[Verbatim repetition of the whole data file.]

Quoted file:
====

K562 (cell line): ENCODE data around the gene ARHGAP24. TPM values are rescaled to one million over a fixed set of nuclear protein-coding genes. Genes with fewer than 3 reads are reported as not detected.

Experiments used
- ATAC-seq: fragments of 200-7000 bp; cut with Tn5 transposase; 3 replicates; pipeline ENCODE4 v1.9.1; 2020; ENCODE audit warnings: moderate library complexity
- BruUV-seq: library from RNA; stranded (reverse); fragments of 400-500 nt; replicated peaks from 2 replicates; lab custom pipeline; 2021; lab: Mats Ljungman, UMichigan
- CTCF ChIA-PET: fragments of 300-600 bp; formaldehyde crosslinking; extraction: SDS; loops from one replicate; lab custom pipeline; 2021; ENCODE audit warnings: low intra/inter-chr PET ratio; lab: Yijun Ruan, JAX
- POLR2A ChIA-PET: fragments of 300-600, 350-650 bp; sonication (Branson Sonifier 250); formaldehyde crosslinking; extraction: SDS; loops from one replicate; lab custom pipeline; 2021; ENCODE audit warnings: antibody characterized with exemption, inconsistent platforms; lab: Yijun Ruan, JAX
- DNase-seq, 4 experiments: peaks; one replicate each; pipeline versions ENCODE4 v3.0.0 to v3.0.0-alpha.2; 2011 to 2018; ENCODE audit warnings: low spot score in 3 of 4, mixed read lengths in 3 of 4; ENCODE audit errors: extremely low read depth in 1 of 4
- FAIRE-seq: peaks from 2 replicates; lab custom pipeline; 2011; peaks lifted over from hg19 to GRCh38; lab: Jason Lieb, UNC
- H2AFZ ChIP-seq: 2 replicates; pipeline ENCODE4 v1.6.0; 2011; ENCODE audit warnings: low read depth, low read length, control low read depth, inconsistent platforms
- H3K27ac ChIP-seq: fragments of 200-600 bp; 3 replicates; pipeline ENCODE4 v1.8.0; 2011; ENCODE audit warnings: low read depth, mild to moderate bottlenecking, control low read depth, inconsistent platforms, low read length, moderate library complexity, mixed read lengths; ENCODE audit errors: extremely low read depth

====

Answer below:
K562 (cell line): ENCODE data around the gene ARHGAP24. TPM values are rescaled to one million over a fixed set of nuclear protein-coding genes. Genes with fewer than 3 reads are reported as not detected.

Experiments used
- ATAC-seq: fragments of 200-7000 bp; cut with Tn5 transposase; 3 replicates; pipeline ENCODE4 v1.9.1; 2020; ENCODE audit warnings: moderate library complexity
- BruUV-seq: library from RNA; stranded (reverse); fragments of 400-500 nt; replicated peaks from 2 replicates; lab custom pipeline; 2021; lab: Mats Ljungman, UMichigan
- CTCF ChIA-PET: fragments of 300-600 bp; formaldehyde crosslinking; extraction: SDS; loops from one replicate; lab custom pipeline; 2021; ENCODE audit warnings: low intra/inter-chr PET ratio; lab: Yijun Ruan, JAX
- POLR2A ChIA-PET: fragments of 300-600, 350-650 bp; sonication (Branson Sonifier 250); formaldehyde crosslinking; extraction: SDS; loops from one replicate; lab custom pipeline; 2021; ENCODE audit warnings: antibody characterized with exemption, inconsistent platforms; lab: Yijun Ruan, JAX
- DNase-seq, 4 experiments: peaks; one replicate each; pipeline versions ENCODE4 v3.0.0 to v3.0.0-alpha.2; 2011 to 2018; ENCODE audit warnings: low spot score in 3 of 4, mixed read lengths in 3 of 4; ENCODE audit errors: extremely low read depth in 1 of 4
- FAIRE-seq: peaks from 2 replicates; lab custom pipeline; 2011; peaks lifted over from hg19 to GRCh38; lab: Jason Lieb, UNC
- H2AFZ ChIP-seq: 2 replicates; pipeline ENCODE4 v1.6.0; 2011; ENCODE audit warnings: low read depth, low read length, control low read depth, inconsistent platforms
- H3K27ac ChIP-seq: fragments of 200-600 bp; 3 replicates; pipeline ENCODE4 v1.8.0; 2011; ENCODE audit warnings: low read depth, mild to moderate bottlenecking, control low read depth, inconsistent platforms, low read length, moderate library complexity, mixed read lengths; ENCODE audit errors: extremely low read depth